The CDC Changed Its Guidance To Say A Shorter Quarantine Is OK With A Negative COVID-19 Test

Quarantine after exposure to someone diagnosed with COVID-19 can be shortened from 14 days to 7 days if people have no symptoms and a negative coronavirus test.

The CDC on Wednesday announced that COVID-19 quarantines can be shortened to seven days after negative test results and no symptoms.

CDC COVID-19 incident manager Henry Walke said 14 days remains the baseline quarantine recommendation for people exposed to someone diagnosed with the coronavirus. But the shortened time periods — 10 days without symptoms and 7 days with no symptoms and a negative test — are intended to give people more options for returning to work.

That negative test should be from a genetic PCR test, not a rapid test, which is more likely to return a false negative if someone is not tested at the peak of their infection.

This change does not affect people who have tested positive for COVID-19, who are still required to self-isolate for 10 days.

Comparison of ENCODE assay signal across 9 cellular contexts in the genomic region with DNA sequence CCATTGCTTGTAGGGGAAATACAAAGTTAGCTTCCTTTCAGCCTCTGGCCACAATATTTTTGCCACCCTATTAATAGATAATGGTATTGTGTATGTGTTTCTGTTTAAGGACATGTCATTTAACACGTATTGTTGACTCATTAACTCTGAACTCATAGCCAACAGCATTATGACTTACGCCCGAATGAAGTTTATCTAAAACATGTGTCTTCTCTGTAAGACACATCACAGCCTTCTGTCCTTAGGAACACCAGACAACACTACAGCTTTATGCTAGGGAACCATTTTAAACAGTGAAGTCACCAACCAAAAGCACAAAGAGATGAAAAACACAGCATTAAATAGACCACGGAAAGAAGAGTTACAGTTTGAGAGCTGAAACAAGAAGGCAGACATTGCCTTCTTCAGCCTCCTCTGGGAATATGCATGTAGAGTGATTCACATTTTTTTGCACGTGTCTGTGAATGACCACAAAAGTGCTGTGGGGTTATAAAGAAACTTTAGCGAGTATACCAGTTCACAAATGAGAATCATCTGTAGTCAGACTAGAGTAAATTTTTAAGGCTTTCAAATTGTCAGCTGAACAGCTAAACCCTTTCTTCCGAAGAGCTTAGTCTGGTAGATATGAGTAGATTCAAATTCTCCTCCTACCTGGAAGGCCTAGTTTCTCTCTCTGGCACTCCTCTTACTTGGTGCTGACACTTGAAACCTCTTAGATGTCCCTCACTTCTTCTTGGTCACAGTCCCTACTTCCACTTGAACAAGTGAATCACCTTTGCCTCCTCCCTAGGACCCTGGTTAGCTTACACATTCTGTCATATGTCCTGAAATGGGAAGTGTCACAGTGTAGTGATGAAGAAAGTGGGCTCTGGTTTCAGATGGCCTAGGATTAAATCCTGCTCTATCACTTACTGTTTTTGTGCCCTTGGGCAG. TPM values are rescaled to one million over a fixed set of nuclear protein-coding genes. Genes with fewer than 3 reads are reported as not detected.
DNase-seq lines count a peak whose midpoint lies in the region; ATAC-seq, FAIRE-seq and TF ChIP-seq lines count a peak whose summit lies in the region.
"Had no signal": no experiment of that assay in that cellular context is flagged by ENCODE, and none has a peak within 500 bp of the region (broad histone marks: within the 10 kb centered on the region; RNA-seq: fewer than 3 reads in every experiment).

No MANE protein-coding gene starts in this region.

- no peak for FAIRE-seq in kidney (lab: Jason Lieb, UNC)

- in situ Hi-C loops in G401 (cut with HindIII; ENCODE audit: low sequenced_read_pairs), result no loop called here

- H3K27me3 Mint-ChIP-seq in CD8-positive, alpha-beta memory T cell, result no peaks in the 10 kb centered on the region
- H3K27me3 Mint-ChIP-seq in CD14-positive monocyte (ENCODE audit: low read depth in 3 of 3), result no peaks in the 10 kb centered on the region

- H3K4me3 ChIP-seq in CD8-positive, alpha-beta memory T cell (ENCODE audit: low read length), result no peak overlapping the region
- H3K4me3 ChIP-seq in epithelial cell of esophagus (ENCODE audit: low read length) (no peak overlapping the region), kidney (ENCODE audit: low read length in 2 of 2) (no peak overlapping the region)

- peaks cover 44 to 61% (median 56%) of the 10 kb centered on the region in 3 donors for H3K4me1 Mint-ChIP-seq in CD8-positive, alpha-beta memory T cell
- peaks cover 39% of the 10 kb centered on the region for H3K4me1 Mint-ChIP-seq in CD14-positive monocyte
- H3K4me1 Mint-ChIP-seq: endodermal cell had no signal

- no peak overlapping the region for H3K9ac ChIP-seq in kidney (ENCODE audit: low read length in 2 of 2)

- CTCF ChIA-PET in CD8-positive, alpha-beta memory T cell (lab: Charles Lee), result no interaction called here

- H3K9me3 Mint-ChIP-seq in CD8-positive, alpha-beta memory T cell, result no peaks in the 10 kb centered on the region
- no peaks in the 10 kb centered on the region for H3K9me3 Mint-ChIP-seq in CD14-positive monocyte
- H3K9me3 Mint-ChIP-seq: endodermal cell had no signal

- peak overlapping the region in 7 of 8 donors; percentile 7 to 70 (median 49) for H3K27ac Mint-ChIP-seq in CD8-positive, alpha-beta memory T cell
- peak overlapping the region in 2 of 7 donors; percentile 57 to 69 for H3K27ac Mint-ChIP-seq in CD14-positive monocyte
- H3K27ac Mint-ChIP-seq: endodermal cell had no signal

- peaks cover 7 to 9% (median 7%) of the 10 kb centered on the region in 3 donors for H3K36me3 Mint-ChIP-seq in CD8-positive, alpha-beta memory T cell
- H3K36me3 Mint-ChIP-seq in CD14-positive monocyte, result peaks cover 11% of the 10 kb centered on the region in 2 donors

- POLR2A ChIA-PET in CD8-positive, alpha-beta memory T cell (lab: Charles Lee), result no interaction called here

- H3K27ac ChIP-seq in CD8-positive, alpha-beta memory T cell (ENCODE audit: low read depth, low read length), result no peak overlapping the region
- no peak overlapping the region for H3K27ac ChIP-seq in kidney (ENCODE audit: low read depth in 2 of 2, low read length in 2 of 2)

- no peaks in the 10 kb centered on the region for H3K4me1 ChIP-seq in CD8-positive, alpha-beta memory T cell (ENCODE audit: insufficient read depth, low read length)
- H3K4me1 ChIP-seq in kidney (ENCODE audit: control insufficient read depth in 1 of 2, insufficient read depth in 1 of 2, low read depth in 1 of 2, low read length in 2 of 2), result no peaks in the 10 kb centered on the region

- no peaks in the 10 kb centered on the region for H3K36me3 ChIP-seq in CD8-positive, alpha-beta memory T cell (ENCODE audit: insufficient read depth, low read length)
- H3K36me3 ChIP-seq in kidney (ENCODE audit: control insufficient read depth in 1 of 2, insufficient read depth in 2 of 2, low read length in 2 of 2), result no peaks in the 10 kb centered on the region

The chances of people spreading illness after these shorter time periods fall into a "sweet spot," for acceptable risks, said Walke. The estimate is a 1% chance of actually turning out to be sick after 10 days without symptoms leading to transmission, and a 5% chance after seven days without symptoms and a negative test.

"We may get a greater compliance overall with people completing a full quarantine in seven days," he said.

Epidemiologist Saskia Popescu, an affiliate of the Georgetown University Center for Global Health Science and Security, suggested on Twitter that the CDC's shift reflected the difficulty of getting people to quarantine for a full two weeks. "Glad to see a movement in this direction," she added, but expressed concern that the CDC's suggestion to test on the fifth day of a seven-day quarantine, for example, might lead to some missed COVID-19 cases.

As well as the shift in guidelines, CDC officials on the briefing call urged people to avoid travel this Christmas, citing surging COVID-19 caseloads nationwide.

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